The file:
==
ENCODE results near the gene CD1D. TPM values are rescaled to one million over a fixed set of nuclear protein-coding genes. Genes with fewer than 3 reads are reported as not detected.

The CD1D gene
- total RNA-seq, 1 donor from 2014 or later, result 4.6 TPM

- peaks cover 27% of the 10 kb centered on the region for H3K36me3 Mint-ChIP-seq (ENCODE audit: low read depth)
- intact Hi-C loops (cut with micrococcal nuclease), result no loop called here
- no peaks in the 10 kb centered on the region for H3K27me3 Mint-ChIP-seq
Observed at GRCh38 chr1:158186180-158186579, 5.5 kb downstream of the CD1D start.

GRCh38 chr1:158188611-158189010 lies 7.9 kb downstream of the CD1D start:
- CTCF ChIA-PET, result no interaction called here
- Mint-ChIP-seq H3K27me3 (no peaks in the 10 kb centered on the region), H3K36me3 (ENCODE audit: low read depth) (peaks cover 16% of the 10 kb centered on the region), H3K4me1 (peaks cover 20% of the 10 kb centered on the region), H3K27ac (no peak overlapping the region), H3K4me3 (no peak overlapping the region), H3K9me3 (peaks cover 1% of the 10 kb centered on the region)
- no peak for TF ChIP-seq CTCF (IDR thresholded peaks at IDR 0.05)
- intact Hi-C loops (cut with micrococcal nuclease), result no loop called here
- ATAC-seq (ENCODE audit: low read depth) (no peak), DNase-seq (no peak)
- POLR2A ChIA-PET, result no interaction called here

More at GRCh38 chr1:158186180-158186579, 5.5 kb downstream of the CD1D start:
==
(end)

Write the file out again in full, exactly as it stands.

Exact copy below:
ENCODE results near the gene CD1D. TPM values are rescaled to one million over a fixed set of nuclear protein-coding genes. Genes with fewer than 3 reads are reported as not detected.

The CD1D gene
- total RNA-seq, 1 donor from 2014 or later, result 4.6 TPM

- peaks cover 27% of the 10 kb centered on the region for H3K36me3 Mint-ChIP-seq (ENCODE audit: low read depth)
- intact Hi-C loops (cut with micrococcal nuclease), result no loop called here
- no peaks in the 10 kb centered on the region for H3K27me3 Mint-ChIP-seq
Observed at GRCh38 chr1:158186180-158186579, 5.5 kb downstream of the CD1D start.

GRCh38 chr1:158188611-158189010 lies 7.9 kb downstream of the CD1D start:
- CTCF ChIA-PET, result no interaction called here
- Mint-ChIP-seq H3K27me3 (no peaks in the 10 kb centered on the region), H3K36me3 (ENCODE audit: low read depth) (peaks cover 16% of the 10 kb centered on the region), H3K4me1 (peaks cover 20% of the 10 kb centered on the region), H3K27ac (no peak overlapping the region), H3K4me3 (no peak overlapping the region), H3K9me3 (peaks cover 1% of the 10 kb centered on the region)
- no peak for TF ChIP-seq CTCF (IDR thresholded peaks at IDR 0.05)
- intact Hi-C loops (cut with micrococcal nuclease), result no loop called here
- ATAC-seq (ENCODE audit: low read depth) (no peak), DNase-seq (no peak)
- POLR2A ChIA-PET, result no interaction called here

More at GRCh38 chr1:158186180-158186579, 5.5 kb downstream of the CD1D start: